I know he hated garlic. He complained about it constantly when we lived in France and every dish was laden with its pungent smell. He hated hot spices too though he loved to cook with them, sometimes to the point where he'd make dishes so hot your eyes would water and he would laugh. "I eat to live," he'd say. "Only fools live to eat."

My father hated governments and bureaucracy. He hated church but feared letting go of God. He thought many men of intellect fools. He was a rebel. Ordered Mao Tse Tung's Little Red Book and took great pride when the security police at the Canadian Forces Base where we were living came to investigate. He ordered illegal cigars from Cuba and stamps too. He loved his stamps. And then he grew disenchanted with them. Put them away. I never asked him why.

I wish I could.

Understand. Know. Ask.

My father.

Anything.

I never asked him for advice. Never asked him for direction. Perhaps it is that I was scared he would tell me to 'look the answer up for yourself'. Didn't I know that's why we had the entire set of Encyclopedia's in the bookcase beside a much used copy of the dictionary?

I knew that. But I wanted conversation with my father. And there was a time when I would do anything to get it. Including playing dumb. Like I didn't know the answer, or how to spell a certain word.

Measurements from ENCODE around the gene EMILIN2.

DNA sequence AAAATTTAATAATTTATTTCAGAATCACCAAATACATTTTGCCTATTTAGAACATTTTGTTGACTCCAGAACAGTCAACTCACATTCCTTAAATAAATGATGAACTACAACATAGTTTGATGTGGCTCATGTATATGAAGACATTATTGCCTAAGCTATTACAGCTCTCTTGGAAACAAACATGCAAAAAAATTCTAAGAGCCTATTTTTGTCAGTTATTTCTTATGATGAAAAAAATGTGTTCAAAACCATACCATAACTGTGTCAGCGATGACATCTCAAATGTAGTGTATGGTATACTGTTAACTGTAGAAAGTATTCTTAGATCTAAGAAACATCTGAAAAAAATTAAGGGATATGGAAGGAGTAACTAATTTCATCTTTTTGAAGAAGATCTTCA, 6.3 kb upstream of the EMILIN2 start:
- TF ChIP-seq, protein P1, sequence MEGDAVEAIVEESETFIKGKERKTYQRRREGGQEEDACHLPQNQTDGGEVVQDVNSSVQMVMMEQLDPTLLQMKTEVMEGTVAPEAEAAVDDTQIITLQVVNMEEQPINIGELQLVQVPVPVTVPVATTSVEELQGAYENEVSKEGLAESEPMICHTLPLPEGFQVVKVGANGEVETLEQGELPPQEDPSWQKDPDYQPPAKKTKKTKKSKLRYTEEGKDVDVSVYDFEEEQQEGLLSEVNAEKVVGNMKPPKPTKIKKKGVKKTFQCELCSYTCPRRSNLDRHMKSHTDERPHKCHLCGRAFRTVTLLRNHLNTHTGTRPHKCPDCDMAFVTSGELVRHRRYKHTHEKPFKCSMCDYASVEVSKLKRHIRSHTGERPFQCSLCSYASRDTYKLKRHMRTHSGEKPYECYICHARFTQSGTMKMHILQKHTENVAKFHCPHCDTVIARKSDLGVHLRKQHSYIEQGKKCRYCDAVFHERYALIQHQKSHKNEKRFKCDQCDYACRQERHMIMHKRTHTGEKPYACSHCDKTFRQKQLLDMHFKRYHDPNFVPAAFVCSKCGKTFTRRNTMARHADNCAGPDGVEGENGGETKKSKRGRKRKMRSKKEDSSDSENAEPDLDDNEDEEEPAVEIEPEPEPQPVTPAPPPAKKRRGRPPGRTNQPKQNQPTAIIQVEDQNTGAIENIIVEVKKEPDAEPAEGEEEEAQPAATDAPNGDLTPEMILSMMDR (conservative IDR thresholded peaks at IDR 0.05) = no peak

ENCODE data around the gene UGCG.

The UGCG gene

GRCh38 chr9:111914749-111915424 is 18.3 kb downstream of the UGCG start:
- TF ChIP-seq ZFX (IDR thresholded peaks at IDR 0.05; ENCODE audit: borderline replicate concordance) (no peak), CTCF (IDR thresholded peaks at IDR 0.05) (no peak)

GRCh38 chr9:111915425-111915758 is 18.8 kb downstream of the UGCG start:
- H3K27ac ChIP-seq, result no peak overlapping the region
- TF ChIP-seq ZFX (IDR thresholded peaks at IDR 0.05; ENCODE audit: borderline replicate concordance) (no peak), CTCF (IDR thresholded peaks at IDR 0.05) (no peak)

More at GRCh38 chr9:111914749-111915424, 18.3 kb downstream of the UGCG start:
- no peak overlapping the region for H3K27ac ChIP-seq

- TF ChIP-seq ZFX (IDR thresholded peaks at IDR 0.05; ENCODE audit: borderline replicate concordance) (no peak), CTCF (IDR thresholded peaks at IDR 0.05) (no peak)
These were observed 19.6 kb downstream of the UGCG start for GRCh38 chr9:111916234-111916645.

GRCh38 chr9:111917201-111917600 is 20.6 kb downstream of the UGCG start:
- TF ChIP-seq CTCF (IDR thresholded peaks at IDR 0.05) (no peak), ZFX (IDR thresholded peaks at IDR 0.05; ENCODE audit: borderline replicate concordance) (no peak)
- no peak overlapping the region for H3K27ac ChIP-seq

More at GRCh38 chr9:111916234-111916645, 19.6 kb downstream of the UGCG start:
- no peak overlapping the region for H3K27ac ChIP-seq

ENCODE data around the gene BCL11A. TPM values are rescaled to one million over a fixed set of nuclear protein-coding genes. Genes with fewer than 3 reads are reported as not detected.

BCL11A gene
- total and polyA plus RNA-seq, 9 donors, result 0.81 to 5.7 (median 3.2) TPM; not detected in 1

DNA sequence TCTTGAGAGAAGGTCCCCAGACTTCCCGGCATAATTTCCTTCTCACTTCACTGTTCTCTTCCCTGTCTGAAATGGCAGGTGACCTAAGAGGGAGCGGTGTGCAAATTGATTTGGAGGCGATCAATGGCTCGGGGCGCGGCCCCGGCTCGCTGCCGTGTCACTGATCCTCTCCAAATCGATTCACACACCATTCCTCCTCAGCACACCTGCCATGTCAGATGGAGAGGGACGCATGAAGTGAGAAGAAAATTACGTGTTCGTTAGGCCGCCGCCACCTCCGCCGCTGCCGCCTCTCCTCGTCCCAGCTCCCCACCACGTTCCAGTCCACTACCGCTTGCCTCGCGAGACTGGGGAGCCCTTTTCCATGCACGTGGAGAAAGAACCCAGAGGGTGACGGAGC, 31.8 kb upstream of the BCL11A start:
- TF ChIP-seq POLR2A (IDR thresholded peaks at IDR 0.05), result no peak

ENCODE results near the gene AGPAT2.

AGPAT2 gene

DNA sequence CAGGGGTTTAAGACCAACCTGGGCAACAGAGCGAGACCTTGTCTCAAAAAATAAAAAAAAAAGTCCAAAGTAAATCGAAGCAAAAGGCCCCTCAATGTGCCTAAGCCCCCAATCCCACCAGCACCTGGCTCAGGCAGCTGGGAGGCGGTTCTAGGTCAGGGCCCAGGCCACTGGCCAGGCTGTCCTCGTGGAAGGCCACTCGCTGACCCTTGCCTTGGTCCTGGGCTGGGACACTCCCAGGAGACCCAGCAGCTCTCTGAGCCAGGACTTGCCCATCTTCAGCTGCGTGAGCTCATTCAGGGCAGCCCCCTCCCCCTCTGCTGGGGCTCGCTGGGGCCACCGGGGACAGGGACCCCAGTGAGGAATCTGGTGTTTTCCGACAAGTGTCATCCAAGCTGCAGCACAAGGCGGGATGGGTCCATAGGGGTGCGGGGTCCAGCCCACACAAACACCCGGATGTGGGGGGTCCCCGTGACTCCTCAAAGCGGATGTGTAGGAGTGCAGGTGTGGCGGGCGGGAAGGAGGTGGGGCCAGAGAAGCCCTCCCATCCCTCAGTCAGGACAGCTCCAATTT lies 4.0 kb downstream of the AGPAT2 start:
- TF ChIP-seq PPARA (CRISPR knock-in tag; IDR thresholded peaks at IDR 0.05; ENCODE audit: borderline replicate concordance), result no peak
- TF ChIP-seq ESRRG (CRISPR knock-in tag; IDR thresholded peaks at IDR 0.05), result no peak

And the truth is, there were so many questions to which I never had the answer. So many questions to ask my father that I never did. Never will.

Because one June day, my father's heart gave a giant beat and he lay gasping on the hospital floor and I came flying to his bedside to spend the last three days of his life in a circle with my mother and sisters and brother as my father lay struggling to let go.

Those three days felt like a lifetime. In those three days, all that was unsaid. Unasked. Unknown. It left.

And all that was left was the gift of life surrounded in a circle of love.

My father gave us that gift. The gift of life.

Without him. None of the four, who are now three, children in my family would be here. My two daughters would not be here. I would not be here.

Without his gift of life.

This morning, I visited my friend Maureen's blog, Writing without Paper, and was introduced to the amazing journal and photos of Phillip Toledano who recently released his book, Days with My Father.

Phillip Toledano spent the last three years of his father's life documenting his journey to "Paris", the place where he told his father his mother had gone after she had passed away. His father, Edward, no longer had short term memory and couldn't grasp the essence of the death of his wife. Telling his father his beloved wife Helene had gone to 'Paris to care for her sick brother', stopped his son from having to relive his mother's death every day, just as it stopped his father's pain of being told every day his wife of of a lifetime of love had passed away.

Days with My Father is a beautiful and provocative journey. Please, give yourself the gift of healing and take some time to journey into a world of love and remembrance. It touched my heart and soothed my spirit. I hope it touches yours.

nameste.

4 comments:

n. davis rosback said...

good stuff

S. Etole said...

It was a read that brought back many memories ... you both write so well.

Maureen said...

Oh, what we share!

More than a single hug today.

L.L. Barkat said...

That little phrase... "I wish"

It's a big one, isn't it...